Among individuals with certain genetic polymorphisms, radiation has been found to further increase cancer risk. For example, in a recent study of long-term childhood cancer survivors, radiation therapy increased the occurrences of subsequent cancers among individuals with genetic polymorphisms in genes that regulate DNA double strand break repair (Morton et al., 2020). Efforts are under way to quantify the contributions of these genetic polymorphisms to provide reliable estimates of disease risk, including cancer (Wand et al., 2021).
NASA requested that this study committee consider the agency’s space radiation risk management process, including the management of uncertainties related to cancer risk from exposure to space radiation. This committee was not tasked with performing an evaluation of NASA’s cancer risk model. The following overview of NASA’s cancer risk model serves to describe the foundation on which NASA’s risk management process and Permissible Exposure Limit for Spaceflight Radiation Exposure Standard are based.
Overview of the NSCR 2012 Model
The current NASA cancer risk model (NSCR 2012) is based on the model developed by Cucinotta et al. (2013) and incorporates input from the National Research Council (2012) review committee. The general formulation closely follows those developed by other national and international committees (NRC, 2006; UNSCEAR, 2008). The risk for each of 20 radiosensitive tissues is estimated separately according to age at exposure using risk models developed primarily from the LSS of the Japanese atomic bomb survivors. A DDREF is applied to scale from an acute exposure (received from the atomic bomb) to the chronic exposure received by space travel. Radiation dose estimates include quality factors that account for the increased RBE of particle radiation encountered in space compared to gamma rays.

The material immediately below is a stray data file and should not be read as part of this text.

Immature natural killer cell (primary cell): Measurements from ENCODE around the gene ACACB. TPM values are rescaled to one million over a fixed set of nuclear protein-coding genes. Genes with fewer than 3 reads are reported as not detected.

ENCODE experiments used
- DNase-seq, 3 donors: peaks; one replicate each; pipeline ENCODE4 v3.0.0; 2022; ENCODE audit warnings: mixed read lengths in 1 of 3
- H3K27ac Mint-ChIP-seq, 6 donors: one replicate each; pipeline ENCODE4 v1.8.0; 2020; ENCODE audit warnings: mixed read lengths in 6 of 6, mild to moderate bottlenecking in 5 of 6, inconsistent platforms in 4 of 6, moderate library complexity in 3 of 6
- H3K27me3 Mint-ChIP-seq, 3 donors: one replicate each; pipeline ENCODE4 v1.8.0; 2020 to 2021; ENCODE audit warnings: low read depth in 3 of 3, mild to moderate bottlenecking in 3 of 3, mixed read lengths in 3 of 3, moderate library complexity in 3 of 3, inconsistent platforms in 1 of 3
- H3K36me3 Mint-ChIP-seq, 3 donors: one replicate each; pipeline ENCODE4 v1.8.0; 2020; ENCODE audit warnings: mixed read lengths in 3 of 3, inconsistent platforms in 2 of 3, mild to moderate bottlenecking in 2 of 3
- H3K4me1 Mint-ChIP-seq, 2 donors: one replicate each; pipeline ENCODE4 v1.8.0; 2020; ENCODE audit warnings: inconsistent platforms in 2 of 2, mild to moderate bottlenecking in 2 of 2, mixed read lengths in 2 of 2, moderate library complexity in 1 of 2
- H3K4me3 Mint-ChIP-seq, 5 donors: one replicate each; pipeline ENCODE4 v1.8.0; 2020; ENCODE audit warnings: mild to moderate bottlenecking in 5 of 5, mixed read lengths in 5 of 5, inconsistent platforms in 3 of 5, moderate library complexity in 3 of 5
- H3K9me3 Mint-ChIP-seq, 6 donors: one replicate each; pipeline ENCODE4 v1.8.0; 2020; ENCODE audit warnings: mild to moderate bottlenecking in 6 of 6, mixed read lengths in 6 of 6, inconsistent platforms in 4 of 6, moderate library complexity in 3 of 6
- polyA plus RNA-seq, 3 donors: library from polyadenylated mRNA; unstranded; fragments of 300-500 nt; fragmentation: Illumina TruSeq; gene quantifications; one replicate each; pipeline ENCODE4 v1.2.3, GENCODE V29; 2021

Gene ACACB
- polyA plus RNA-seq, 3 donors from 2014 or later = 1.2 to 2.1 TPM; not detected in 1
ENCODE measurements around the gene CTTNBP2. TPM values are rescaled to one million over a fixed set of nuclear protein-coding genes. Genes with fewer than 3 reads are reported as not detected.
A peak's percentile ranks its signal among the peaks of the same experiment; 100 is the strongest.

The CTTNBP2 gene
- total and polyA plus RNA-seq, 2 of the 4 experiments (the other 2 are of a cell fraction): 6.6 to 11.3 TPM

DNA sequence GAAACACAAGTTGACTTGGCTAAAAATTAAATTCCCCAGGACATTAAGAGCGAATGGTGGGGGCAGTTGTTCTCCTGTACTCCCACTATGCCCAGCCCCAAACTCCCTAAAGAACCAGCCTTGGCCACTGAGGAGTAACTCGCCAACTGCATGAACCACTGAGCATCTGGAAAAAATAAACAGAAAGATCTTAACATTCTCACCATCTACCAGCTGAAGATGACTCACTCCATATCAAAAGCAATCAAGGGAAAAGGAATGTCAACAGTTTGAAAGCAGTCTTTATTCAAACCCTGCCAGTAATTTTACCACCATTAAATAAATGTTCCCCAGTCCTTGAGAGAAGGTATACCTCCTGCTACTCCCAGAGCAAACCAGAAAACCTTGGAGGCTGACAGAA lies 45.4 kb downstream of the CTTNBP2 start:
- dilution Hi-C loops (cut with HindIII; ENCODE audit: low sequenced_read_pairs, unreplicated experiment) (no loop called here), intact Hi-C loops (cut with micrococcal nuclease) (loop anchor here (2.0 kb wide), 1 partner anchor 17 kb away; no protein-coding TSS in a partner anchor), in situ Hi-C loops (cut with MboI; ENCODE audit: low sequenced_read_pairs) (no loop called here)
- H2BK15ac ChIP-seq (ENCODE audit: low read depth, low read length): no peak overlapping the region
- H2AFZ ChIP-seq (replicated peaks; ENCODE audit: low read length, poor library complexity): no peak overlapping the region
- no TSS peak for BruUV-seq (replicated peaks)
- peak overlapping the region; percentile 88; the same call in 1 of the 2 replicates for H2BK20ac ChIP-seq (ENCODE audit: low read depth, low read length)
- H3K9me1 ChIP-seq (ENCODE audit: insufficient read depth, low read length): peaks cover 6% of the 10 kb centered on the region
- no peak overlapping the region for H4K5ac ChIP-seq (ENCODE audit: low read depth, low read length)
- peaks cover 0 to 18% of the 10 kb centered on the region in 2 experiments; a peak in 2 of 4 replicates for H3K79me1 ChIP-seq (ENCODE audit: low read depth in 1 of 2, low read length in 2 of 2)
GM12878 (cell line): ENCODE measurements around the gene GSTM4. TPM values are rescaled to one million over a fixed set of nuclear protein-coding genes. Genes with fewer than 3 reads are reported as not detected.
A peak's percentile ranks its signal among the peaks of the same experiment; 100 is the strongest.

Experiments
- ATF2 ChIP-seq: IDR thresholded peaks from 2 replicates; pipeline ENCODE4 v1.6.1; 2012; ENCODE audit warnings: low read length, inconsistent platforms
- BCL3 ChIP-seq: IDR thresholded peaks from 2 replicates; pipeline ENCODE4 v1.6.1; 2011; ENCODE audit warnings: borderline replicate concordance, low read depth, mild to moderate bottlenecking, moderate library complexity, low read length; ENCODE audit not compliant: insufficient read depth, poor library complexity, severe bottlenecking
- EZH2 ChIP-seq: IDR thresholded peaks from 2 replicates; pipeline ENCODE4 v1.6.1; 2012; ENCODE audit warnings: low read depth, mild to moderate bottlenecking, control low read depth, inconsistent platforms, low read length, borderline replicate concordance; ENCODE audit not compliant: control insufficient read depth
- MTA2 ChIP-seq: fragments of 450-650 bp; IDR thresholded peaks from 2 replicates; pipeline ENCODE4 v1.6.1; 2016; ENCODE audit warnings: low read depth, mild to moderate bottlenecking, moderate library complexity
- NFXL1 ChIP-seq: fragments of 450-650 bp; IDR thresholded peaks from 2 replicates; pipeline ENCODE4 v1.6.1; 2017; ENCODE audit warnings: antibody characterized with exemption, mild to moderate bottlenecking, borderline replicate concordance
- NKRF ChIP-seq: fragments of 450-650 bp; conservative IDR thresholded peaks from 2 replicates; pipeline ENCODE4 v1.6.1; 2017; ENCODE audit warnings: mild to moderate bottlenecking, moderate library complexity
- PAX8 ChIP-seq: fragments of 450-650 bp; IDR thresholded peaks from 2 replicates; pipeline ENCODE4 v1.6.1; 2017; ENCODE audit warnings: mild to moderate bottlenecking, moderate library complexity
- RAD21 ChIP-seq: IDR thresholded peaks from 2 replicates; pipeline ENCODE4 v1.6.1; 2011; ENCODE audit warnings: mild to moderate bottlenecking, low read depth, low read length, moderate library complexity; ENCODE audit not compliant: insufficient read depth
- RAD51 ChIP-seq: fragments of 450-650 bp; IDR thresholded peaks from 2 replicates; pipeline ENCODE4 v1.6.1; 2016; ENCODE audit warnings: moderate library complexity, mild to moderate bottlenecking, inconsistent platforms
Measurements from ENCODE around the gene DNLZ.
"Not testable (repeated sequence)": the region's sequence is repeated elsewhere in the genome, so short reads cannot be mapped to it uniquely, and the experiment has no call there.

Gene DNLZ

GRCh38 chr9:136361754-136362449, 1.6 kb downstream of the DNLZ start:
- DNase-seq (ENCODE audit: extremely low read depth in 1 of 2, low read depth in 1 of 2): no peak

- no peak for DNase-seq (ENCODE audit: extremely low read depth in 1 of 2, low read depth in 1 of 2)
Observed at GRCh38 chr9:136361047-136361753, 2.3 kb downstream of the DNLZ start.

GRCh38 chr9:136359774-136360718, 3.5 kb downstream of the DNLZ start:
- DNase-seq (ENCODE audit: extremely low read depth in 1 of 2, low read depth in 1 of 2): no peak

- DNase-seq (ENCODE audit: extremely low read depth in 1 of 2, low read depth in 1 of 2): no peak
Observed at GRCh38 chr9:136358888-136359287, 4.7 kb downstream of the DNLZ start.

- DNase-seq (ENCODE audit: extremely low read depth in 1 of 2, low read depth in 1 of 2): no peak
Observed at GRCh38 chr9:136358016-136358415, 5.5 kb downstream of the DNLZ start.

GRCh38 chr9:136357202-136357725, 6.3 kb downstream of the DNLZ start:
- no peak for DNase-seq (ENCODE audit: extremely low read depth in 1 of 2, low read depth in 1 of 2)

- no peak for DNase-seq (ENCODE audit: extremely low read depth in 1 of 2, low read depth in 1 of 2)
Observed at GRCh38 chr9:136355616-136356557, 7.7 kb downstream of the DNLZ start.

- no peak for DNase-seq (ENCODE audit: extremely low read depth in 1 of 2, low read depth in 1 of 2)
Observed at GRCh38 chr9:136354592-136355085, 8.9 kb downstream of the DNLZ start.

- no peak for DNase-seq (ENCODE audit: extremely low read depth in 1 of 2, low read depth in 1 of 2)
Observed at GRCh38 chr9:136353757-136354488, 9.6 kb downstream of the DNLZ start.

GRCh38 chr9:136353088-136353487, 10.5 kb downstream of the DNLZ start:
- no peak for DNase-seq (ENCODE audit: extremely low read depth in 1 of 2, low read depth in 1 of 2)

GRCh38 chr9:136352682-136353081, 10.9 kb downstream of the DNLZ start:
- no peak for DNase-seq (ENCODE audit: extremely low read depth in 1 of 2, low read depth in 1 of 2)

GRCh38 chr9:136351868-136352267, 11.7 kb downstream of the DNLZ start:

To transfer the risk models from the Japanese population to a contemporary U.S. population, NSCR 2012 uses a mixture model in the risk projection that randomly combines EAR, in which the risk of radiation exposure is calculated as a separate number from the baseline risk of cancer for unexposed individuals in the atomic bomb survivor cohort, and ERR, in which the risk of radiation exposure is calculated as a multiple of the baseline risk.
Background cancer rates for U.S. never-smokers are used to approximate the likely cancer risks in the astronaut population, which results in lower risk estimates for smoking-related cancers. Radiation-induced cancer incidence estimates for each tissue are converted to cancer mortality using cancer-specific, incidence-based mortality factors. The REID from cancer is then estimated by summing risks across cancer sites and attained age, with adjustment for competing causes of death using a life table approach.
Uncertainties in the NSCR 2012 Model